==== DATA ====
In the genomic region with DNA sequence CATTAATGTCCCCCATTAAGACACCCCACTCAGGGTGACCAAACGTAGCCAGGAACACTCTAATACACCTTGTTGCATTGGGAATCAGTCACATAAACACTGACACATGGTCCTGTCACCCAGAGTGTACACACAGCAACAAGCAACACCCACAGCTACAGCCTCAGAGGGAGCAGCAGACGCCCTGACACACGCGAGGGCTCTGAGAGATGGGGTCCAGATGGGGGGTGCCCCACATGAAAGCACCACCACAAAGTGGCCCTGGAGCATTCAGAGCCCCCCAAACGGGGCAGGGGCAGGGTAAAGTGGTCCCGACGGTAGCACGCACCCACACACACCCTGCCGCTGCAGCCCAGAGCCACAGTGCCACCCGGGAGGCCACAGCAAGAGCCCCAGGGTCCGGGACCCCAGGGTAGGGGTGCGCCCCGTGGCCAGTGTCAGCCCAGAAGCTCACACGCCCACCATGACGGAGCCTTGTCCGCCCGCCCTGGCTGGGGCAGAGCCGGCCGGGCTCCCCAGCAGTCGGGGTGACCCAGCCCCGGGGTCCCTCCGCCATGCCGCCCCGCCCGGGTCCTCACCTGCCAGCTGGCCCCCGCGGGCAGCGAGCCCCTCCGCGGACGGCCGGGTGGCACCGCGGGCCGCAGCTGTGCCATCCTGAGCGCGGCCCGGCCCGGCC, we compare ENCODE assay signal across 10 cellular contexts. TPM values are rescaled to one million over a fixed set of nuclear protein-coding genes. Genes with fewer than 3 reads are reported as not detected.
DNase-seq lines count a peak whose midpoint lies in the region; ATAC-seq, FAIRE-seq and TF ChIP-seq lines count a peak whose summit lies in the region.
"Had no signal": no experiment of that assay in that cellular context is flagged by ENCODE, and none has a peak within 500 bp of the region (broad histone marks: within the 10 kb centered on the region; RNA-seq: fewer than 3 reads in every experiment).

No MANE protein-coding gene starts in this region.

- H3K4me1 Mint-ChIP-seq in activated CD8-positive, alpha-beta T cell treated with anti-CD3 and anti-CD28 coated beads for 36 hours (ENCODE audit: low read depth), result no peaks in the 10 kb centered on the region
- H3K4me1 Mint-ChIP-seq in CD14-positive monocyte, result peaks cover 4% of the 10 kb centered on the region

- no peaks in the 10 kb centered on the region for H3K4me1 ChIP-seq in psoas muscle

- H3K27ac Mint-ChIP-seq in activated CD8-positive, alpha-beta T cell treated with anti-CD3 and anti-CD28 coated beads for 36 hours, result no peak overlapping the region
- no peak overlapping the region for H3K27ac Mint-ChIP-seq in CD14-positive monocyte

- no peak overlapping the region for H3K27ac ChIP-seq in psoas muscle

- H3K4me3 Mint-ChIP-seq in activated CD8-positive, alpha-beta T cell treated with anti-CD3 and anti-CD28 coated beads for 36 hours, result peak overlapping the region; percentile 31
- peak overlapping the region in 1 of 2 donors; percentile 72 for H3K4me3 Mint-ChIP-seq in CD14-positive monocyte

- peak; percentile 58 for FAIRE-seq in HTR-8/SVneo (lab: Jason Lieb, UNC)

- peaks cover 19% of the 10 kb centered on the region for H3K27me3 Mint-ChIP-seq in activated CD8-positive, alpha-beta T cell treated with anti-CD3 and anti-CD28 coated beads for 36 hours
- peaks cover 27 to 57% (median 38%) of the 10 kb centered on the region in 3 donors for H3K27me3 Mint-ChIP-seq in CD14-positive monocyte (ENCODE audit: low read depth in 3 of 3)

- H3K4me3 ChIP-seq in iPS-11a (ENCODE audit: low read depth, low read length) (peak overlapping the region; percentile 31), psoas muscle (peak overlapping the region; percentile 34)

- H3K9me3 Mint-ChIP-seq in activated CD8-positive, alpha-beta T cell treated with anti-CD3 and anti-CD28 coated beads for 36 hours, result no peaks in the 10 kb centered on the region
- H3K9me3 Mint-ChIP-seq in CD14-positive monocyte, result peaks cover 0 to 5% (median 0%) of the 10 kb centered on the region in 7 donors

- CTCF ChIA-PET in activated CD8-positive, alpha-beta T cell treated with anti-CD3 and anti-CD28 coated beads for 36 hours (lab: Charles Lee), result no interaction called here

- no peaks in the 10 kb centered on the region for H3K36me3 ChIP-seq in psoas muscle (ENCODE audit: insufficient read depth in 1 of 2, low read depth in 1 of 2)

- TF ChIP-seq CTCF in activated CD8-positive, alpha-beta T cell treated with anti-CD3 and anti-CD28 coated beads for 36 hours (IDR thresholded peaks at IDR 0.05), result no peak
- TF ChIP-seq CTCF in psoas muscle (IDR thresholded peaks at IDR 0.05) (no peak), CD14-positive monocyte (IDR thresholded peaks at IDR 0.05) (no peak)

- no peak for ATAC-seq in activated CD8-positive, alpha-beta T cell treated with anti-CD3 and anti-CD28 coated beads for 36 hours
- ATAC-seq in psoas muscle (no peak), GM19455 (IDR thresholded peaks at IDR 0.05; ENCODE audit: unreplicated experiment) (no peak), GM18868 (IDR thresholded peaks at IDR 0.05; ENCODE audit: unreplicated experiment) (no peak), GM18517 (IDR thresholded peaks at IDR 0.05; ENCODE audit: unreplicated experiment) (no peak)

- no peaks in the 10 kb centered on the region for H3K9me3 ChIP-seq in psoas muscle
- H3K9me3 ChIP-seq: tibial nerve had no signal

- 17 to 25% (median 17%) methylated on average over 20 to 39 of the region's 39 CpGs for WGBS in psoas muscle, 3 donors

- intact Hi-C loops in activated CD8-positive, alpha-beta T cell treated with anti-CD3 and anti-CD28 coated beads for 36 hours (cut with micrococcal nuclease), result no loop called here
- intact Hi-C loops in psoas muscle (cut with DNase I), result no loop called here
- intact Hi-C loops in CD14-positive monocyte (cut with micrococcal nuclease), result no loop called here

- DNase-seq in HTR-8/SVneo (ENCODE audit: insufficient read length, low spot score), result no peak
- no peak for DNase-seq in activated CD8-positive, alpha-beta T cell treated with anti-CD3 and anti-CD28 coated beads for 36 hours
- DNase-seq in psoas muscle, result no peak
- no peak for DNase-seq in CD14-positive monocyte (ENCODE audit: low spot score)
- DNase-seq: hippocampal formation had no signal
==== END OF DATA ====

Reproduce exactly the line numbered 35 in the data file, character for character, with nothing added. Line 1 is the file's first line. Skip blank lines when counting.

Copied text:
- DNase-seq: hippocampal formation had no signal